One of Jean Grémillon’s last great films, L’Étrange Madame X transcends the conventional melodrama of its time and contains echoes of the poetic realist style which Grémillon had earlier helped to forge in the 1930s. In common with much of this director’s work, the film is cruelly overlooked and exemplifies a kind of film whose surface impressions are cunningly belied by what lies beneath.
At first sight, L’Étrange Madame X appears to be a simple story about love and deception, of the kind that Hollywood would knock out by the dozen on a good day. Yet it is more than that. It is really a study of the power of love, how true love ennobles the human spirit and can allow an individual not only to survive adversity, but to triumph in a magnificent fashion. In many of his better films, Grémillon takes a familiar melodramatic situation and transforms it into a powerful character piece which exposes, with blistering lucidity, the frailties and strengths of his protagonists.
Whilst this is not quite Grémillon’s greatest film, it is a spellbinding work, intelligently scripted and elegantly crafted. Its main strength lies in the quality of the acting from a high calibre cast. Michèle Morgan’s performance, particularly at the end of the film, is a heart-breaking tour de force, making this one of her most memorable screen appearances. Here, she is cast opposite Henri Vidal, her husband at the time (who died within a decade of the film being made, aged 40). Vidal’s performance is nearly as impressive as Morgan’s and their on-screen romance has a genuine frisson of believability.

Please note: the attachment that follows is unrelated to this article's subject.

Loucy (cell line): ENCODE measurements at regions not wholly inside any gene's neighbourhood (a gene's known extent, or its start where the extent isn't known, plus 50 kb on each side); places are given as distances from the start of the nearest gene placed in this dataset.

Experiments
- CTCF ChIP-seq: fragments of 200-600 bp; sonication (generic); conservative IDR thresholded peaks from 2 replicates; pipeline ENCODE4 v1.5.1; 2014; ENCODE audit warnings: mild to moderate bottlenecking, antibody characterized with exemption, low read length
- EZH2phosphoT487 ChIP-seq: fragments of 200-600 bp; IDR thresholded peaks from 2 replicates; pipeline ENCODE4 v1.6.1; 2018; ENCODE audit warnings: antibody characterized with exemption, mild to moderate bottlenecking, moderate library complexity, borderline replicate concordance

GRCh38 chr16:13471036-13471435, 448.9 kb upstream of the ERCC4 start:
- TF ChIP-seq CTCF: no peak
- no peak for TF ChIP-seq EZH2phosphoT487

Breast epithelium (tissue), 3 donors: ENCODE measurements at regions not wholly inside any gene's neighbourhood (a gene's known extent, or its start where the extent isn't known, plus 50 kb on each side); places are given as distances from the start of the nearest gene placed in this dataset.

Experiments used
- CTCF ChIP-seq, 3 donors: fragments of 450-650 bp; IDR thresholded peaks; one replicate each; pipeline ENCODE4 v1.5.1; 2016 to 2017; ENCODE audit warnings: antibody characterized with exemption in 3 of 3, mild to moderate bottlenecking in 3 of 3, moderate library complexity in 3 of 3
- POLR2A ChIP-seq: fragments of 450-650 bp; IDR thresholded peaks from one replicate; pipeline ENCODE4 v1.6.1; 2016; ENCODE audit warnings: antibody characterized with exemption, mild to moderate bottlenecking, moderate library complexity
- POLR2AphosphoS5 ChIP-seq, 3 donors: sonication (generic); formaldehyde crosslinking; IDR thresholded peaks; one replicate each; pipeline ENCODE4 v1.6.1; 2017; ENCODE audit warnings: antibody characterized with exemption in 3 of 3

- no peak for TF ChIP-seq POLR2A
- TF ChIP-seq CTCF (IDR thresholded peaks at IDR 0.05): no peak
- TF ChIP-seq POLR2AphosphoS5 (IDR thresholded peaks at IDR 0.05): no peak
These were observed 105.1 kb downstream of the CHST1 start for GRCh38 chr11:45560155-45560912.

Although it is solidly anchored in the dreary, class-ridden aftermath of the Second World War, L’Étrange Madame X has a surprising modernity, which makes it one of Grémillon’s more accessible films. It belongs to a rare category of French film of this period which is equally an auteur piece and a prestige production. The filmmakers of the Nouvelle Vague would recognise Grémillon as one of their own and he would escape the drubbing that they meted out to his contemporaries, Julien Duvivier and Jean Delannoy. Today, audiences can appreciate L’Étrange Madame X for what it is - an imaginatively made emotional roller-coaster that is irresistibly compelling, thanks to Grémillon’s masterful direction and the sublime contributions of his leading players. (© James Travers 2010, www.filmsdefrance.com)
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